CHAPEL HILL- Next Tuesday Chapel Hill residents will have a chance to check in with the Central West Steering Committee to review maps laying out possible land uses and building heights for new development along the Estes Drive corridor.

But the 17-member group is at odds over which maps the public should see and what the maps actually represent. Mickey Jo Sorrel told fellow committee members she’s not comfortable with any of the current plans.

“I personally do not feel that these maps are a product that I have endorsed. We have voted on them a piece at a time and in groups, but they were created by consultants,” said Sorrel, speaking at Tuesday’s steering committee meeting.

The four versions currently under review were drafted by a consultant following committee discussions to provide a starting point for technical analysis.

The maps feature mixed-use development on the north side of Estes near the Martin Luther King Jr. Boulevard intersection, residential development closer to the schools, and a mix of office, institutional and higher density housing to the south. Proposed building heights along Estes range from two to four stories, with five to eight stories suggested for some interior parcels of land.

But some committee members argue a fifth map should be included, namely a lower density version drafted by an unofficial subset of the group who say they can’t support any of the committee’s concept plans.

The alternative plan limits building heights to three stories, adds more single-family housing to Estes and leaves some interior parcels untouched. Supporters of the alternative plan say it is responsive to neighbors concerns about vehicle traffic, pedestrian safety and environmental conservation. Four members of the committee, including Julie McClintock, delivered a letter to the group asking that the alternative plan be presented to the public for feedback.

“There hasn’t been any real dialog in order to collectively come up with something that will also match what the citizens want,” said McClintock. “That was actually the reason the steering committee was formed.”

However, many on the committee worry that this alternate plan is too small in scale. Committee co-chair Amy Ryan said while she’s willing to consider a less-dense scenario, the alternate plan would be a missed opportunity to plan for increased transit usage and affordable housing in the area.

“I don’t think I would go as far as this because one of the real opportunities that I see in this area is we are on the major transit corridor in town,” said Ryan. “One of the goals the town is trying to do is we’re trying to get that transit ridership which will keep people off our streets. We’re trying to house more people who aren’t at the upper ends and maybe can’t afford a single family house. I think this is a really good place to try and do that.”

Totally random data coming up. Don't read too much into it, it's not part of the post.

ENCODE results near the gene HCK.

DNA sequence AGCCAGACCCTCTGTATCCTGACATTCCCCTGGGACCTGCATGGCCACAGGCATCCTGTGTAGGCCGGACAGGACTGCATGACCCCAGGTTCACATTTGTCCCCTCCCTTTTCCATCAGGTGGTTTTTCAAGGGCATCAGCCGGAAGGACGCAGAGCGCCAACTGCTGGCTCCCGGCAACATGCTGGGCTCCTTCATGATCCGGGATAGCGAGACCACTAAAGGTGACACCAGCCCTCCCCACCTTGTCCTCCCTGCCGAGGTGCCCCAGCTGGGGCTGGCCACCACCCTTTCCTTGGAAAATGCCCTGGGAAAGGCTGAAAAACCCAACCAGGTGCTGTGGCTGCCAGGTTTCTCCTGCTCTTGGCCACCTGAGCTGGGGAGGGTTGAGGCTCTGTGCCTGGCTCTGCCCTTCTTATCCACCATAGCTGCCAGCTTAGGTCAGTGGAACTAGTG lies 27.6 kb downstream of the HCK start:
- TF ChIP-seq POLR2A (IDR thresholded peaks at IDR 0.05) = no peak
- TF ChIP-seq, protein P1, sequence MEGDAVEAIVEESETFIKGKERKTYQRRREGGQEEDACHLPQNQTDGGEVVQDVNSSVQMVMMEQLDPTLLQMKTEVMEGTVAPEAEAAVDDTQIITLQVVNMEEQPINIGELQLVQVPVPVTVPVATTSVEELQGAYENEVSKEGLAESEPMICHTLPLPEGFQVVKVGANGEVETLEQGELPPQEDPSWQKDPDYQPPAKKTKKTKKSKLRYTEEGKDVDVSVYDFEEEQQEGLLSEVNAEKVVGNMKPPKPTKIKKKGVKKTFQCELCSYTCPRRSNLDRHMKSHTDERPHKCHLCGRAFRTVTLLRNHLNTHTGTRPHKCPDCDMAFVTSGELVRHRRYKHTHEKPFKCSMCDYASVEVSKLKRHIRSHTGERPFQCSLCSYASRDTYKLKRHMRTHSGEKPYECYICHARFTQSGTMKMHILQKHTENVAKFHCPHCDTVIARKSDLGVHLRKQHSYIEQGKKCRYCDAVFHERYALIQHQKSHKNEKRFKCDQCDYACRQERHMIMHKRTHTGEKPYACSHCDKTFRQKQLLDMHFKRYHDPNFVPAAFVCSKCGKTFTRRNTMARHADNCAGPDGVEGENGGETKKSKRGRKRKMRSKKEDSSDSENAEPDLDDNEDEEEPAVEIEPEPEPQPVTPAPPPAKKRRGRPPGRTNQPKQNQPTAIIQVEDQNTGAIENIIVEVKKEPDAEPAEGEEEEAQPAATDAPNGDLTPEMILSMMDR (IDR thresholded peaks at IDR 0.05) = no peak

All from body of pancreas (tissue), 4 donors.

Others in the group took their criticism further. Whit Rummel, who owns undeveloped land on Estes Drive, said the lower-density plan lacked vision.

“What I’m really concerned about is if we go with something like this that has no center, no core, no heart, no vision, we have lost,” said Rummel. “We have lost what we came to do. We have been sold out by people in this neighborhood who want to keep it [zoned] R1. And that is not our vision.”

Nonetheless, McClintock said she plans to circulate copies of the alternate plan at next week’s community meeting with or without the approval of the wider committee. This drew the ire of council liaison Jim Ward, who urged the group to present a united front.

“We haven’t talked as a group about anything but those four maps in terms of having any kind of group discussion on it. I really would feel like you would be demonstrating very poor form if you pull out an alternative map that we have not had as a committee,” said Ward. “You may feel very strongly about it, but that is not the place to do that.”

The Central West Steering Committee is charged with creating a small area plan to be incorporated into the town’s revamped comprehensive plan. The group is scheduled to submit its final report to the town council in November.

While the committee wrestles with the scale of the project, the process has begun to draw fire from citizens and elected officials outside the group, after a recent email from Town Manager Roger Stancil showed the cost of the consultant’s work with the committee has jumped from $92,000 to $230,000.

Originally the town hired planning consultants from Rhodeside and Harwell to participate in four committee meetings and one community workshop. Now, that work plan has evolved to include 19 meetings, three community workshops and multiple concept plans.

The community will have a chance to evaluate the committee’s work next week at an information session at the Amity United Methodist Church at 825 North Estes Drive.

The session will give residents the opportunity to provide feedback on the planning principals, goals and concepts the committee has developed. Members of the public are invited to drop in between 6:30 p.m. and 8:30 p.m. on Tuesday September 10.  The Central West committee will reconvene to assess the results of the community workshop on September 19.